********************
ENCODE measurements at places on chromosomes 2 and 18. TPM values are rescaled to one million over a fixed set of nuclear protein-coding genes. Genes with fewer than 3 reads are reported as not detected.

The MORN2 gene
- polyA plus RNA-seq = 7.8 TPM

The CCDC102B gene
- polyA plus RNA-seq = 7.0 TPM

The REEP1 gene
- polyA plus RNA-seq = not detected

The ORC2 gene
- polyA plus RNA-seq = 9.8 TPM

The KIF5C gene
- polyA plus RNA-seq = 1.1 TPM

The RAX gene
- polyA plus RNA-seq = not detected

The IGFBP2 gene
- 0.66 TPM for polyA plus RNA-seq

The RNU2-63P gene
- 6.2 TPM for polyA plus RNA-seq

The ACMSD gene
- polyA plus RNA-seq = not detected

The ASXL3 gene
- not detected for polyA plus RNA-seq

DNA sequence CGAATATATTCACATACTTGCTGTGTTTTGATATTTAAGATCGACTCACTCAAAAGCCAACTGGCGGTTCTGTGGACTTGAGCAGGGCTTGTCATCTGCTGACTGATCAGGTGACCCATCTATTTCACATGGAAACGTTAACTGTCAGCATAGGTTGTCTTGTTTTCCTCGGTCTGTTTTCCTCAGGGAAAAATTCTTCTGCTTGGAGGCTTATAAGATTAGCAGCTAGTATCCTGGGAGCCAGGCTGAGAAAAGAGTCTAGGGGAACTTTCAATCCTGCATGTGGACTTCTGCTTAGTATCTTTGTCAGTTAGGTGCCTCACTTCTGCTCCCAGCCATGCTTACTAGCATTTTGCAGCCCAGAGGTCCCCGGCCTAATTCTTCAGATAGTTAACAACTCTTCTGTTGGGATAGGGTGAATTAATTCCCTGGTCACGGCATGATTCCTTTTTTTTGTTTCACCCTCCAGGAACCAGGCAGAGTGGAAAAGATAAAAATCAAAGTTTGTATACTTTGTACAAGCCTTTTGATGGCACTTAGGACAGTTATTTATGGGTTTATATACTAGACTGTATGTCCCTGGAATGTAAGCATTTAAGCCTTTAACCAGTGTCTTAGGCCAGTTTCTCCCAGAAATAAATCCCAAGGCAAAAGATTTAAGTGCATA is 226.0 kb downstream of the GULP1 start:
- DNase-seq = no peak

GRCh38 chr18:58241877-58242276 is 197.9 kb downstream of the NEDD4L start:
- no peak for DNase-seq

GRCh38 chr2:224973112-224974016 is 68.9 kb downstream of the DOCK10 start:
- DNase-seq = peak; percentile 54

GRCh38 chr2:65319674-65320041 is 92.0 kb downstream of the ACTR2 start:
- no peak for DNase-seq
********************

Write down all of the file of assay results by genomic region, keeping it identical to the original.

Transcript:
ENCODE measurements at places on chromosomes 2 and 18. TPM values are rescaled to one million over a fixed set of nuclear protein-coding genes. Genes with fewer than 3 reads are reported as not detected.

The MORN2 gene
- polyA plus RNA-seq = 7.8 TPM

The CCDC102B gene
- polyA plus RNA-seq = 7.0 TPM

The REEP1 gene
- polyA plus RNA-seq = not detected

The ORC2 gene
- polyA plus RNA-seq = 9.8 TPM

The KIF5C gene
- polyA plus RNA-seq = 1.1 TPM

The RAX gene
- polyA plus RNA-seq = not detected

The IGFBP2 gene
- 0.66 TPM for polyA plus RNA-seq

The RNU2-63P gene
- 6.2 TPM for polyA plus RNA-seq

The ACMSD gene
- polyA plus RNA-seq = not detected

The ASXL3 gene
- not detected for polyA plus RNA-seq

DNA sequence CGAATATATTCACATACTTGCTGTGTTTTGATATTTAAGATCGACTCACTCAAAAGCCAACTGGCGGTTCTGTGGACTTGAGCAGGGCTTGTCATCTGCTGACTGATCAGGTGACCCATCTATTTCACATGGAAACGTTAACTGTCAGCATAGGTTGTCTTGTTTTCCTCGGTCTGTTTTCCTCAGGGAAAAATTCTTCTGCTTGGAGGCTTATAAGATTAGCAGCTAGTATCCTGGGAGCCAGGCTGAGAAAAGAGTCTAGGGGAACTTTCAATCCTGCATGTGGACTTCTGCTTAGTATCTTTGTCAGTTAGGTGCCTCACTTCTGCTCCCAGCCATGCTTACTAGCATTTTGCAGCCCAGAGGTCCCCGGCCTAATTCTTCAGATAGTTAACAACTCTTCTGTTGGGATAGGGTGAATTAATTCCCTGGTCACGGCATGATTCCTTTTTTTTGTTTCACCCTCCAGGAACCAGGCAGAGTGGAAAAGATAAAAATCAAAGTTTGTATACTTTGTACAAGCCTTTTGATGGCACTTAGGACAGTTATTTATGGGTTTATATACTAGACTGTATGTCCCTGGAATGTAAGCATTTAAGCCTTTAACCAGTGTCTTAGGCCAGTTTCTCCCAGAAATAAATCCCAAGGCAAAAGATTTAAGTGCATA is 226.0 kb downstream of the GULP1 start:
- DNase-seq = no peak

GRCh38 chr18:58241877-58242276 is 197.9 kb downstream of the NEDD4L start:
- no peak for DNase-seq

GRCh38 chr2:224973112-224974016 is 68.9 kb downstream of the DOCK10 start:
- DNase-seq = peak; percentile 54

GRCh38 chr2:65319674-65320041 is 92.0 kb downstream of the ACTR2 start:
- no peak for DNase-seq